Tagged: Herman Cain

Is Latest Cain Accuser a Democrat Donor?

If you didn’t see the news today, there is a new woman who has come forward with sexual harassment allegations against Herman Cain.

Unlike the other women, this woman has actually come forward, released her name, appeared before the cameras, and given a great amount of detail about what allegedly happened back in 1997 involving herself and Mr. Cain.  The woman’s name is reportedly Sharon Bialek, a resident of Chicago.

I did a little research tonight and found an “Adelaide Bialek” that lives in Palos Park, IL, a very close suburb of Chicago.  It appears that this person gave $200 to Hillary Clinton in 2008.  This may be nothing, but it perhaps deserve a look.  How many Bialeks could there be in Chicago? (or anywhere, for that matter)

That’s all the information I have at this point, and probably as far as I can take this story.  Perhaps Politico will use their fantastic investigative skills and find out if the same woman we saw cheerily making some serious allegations today has a political agenda.  But don’t hold your breath.

Nic Horton


54% of Republican Voters Aren’t Concerned About Cain Allegations

A new NBC/WSJ poll shows that 54% of likely Republican primary voters are not concerned with the Herman Cain sexual harassment allegations.  15% say they are “just a little” concerned.

The poll was conducted November 2nd through the 5th, comprised of 1,000 ‘adults.’  That is all of the statistical information that is being released until after the news tonight.

Absolutely fascinating to see Cain continue to defy political conventional wisdom.  The more the media and establishment of the party push back, the more his numbers–in the polls and in the bank–continue to rise.  Of course everyone is saying that his rise cannot be sustained under such unrelenting scrutiny, but time will tell.  These are the same people who have said he would never be a top tier candidate and never had a chance of being the nominee.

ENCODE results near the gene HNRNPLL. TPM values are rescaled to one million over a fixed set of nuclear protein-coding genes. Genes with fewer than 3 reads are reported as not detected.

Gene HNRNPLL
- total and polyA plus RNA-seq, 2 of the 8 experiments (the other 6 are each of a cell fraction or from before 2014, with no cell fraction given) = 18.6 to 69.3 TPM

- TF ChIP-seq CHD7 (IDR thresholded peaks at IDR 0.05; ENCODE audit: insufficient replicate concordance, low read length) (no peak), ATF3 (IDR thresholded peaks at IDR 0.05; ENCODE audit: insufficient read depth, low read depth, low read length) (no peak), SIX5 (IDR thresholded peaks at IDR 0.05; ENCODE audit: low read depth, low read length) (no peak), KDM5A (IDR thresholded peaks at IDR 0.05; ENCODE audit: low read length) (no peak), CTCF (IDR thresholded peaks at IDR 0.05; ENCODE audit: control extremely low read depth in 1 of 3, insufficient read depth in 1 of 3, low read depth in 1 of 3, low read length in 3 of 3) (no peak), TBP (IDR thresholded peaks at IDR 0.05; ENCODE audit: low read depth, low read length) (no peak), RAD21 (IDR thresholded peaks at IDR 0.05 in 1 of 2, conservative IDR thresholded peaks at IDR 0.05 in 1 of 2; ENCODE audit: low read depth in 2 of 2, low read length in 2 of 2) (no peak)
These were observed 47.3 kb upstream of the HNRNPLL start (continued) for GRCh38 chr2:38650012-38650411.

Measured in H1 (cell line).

We will see how he weathers the latest round of attacks from Gloria Allred.  I’ll have my opinion/predictions later this evening.

Nic Horton


Iowa Poll: Cain 22%, Gingrich 18%, Romney 15%

A new Iowa poll released today shows that Herman Cain is still leading in Iowa, as Newt Gingrich has surged to 2nd place for the first time.

As Newt surges, Mitt Romney falls to 15%, a 3rd place finish, just in front of Ron Paul & Michele Bachmann at 11%.

No other candidates garnered more than 5%.

H/T Political Wire.


Nic Horton

National Poll Shows Cain Leading Romney by 8%

Big news today for the Cain campaign:  Public Policy Polling has released results from a poll that shows Herman Cain now leading Mitt Romney by 8% nationally, matching his 8% lead over the ‘front-runner’ Romney in Iowa.  Cain pulled 30% to Romney’s 22%.   To my knowledge, Romney has surpassed 30% nationally this election cycle.

Gingrich also made a big move by surpassing Rick Perry for the first time at 15%.

More evidence that Romney’s victory is not as inevitable as some think.

The poll also shows other very interesting trends:  when asked, “If the Republican race came down to Mitt Romney and Herman Cain, who would you vote for?,” 48% say Herman Cain, while only 36% say Mitt Romney.  This confirms something that I pointed out last night:  when the other candidates vacate the field, leaving Romney and one of the conservative top-tier candidates, the other candidate wins.